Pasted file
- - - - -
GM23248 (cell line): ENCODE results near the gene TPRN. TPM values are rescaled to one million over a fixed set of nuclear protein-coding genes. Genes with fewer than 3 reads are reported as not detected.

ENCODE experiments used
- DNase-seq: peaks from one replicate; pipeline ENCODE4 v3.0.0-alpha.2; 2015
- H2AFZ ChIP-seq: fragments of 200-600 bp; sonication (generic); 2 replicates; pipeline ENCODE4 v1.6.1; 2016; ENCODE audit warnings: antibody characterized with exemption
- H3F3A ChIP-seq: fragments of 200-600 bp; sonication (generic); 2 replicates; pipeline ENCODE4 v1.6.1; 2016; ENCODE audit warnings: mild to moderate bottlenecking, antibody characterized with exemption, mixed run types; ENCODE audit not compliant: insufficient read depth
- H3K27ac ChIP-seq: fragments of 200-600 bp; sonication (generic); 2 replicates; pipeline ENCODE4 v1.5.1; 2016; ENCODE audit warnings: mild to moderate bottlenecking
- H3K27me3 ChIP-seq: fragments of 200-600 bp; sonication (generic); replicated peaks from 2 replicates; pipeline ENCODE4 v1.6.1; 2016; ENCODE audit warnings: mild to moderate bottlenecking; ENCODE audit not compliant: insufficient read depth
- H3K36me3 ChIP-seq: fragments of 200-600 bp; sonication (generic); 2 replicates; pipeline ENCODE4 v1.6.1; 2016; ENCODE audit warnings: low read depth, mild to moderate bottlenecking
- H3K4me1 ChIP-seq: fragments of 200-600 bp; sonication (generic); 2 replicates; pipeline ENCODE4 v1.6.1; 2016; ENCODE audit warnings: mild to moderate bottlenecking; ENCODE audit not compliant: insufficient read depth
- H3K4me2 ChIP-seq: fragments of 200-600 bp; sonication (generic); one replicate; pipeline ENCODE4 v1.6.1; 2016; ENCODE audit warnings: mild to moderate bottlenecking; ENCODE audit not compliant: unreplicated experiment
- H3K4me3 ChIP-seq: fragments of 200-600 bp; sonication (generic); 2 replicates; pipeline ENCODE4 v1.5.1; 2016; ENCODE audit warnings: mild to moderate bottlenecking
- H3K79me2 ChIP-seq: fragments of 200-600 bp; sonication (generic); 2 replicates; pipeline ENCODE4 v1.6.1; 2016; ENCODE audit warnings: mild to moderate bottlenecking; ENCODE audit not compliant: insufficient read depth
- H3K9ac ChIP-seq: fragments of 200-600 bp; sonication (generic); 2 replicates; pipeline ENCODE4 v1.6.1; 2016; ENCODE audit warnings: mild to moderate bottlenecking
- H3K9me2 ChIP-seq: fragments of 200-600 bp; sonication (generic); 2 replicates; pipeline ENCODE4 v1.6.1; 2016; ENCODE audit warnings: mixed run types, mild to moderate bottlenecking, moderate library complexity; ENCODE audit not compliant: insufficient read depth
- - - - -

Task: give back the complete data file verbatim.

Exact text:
GM23248 (cell line): ENCODE results near the gene TPRN. TPM values are rescaled to one million over a fixed set of nuclear protein-coding genes. Genes with fewer than 3 reads are reported as not detected.

ENCODE experiments used
- DNase-seq: peaks from one replicate; pipeline ENCODE4 v3.0.0-alpha.2; 2015
- H2AFZ ChIP-seq: fragments of 200-600 bp; sonication (generic); 2 replicates; pipeline ENCODE4 v1.6.1; 2016; ENCODE audit warnings: antibody characterized with exemption
- H3F3A ChIP-seq: fragments of 200-600 bp; sonication (generic); 2 replicates; pipeline ENCODE4 v1.6.1; 2016; ENCODE audit warnings: mild to moderate bottlenecking, antibody characterized with exemption, mixed run types; ENCODE audit not compliant: insufficient read depth
- H3K27ac ChIP-seq: fragments of 200-600 bp; sonication (generic); 2 replicates; pipeline ENCODE4 v1.5.1; 2016; ENCODE audit warnings: mild to moderate bottlenecking
- H3K27me3 ChIP-seq: fragments of 200-600 bp; sonication (generic); replicated peaks from 2 replicates; pipeline ENCODE4 v1.6.1; 2016; ENCODE audit warnings: mild to moderate bottlenecking; ENCODE audit not compliant: insufficient read depth
- H3K36me3 ChIP-seq: fragments of 200-600 bp; sonication (generic); 2 replicates; pipeline ENCODE4 v1.6.1; 2016; ENCODE audit warnings: low read depth, mild to moderate bottlenecking
- H3K4me1 ChIP-seq: fragments of 200-600 bp; sonication (generic); 2 replicates; pipeline ENCODE4 v1.6.1; 2016; ENCODE audit warnings: mild to moderate bottlenecking; ENCODE audit not compliant: insufficient read depth
- H3K4me2 ChIP-seq: fragments of 200-600 bp; sonication (generic); one replicate; pipeline ENCODE4 v1.6.1; 2016; ENCODE audit warnings: mild to moderate bottlenecking; ENCODE audit not compliant: unreplicated experiment
- H3K4me3 ChIP-seq: fragments of 200-600 bp; sonication (generic); 2 replicates; pipeline ENCODE4 v1.5.1; 2016; ENCODE audit warnings: mild to moderate bottlenecking
- H3K79me2 ChIP-seq: fragments of 200-600 bp; sonication (generic); 2 replicates; pipeline ENCODE4 v1.6.1; 2016; ENCODE audit warnings: mild to moderate bottlenecking; ENCODE audit not compliant: insufficient read depth
- H3K9ac ChIP-seq: fragments of 200-600 bp; sonication (generic); 2 replicates; pipeline ENCODE4 v1.6.1; 2016; ENCODE audit warnings: mild to moderate bottlenecking
- H3K9me2 ChIP-seq: fragments of 200-600 bp; sonication (generic); 2 replicates; pipeline ENCODE4 v1.6.1; 2016; ENCODE audit warnings: mixed run types, mild to moderate bottlenecking, moderate library complexity; ENCODE audit not compliant: insufficient read depth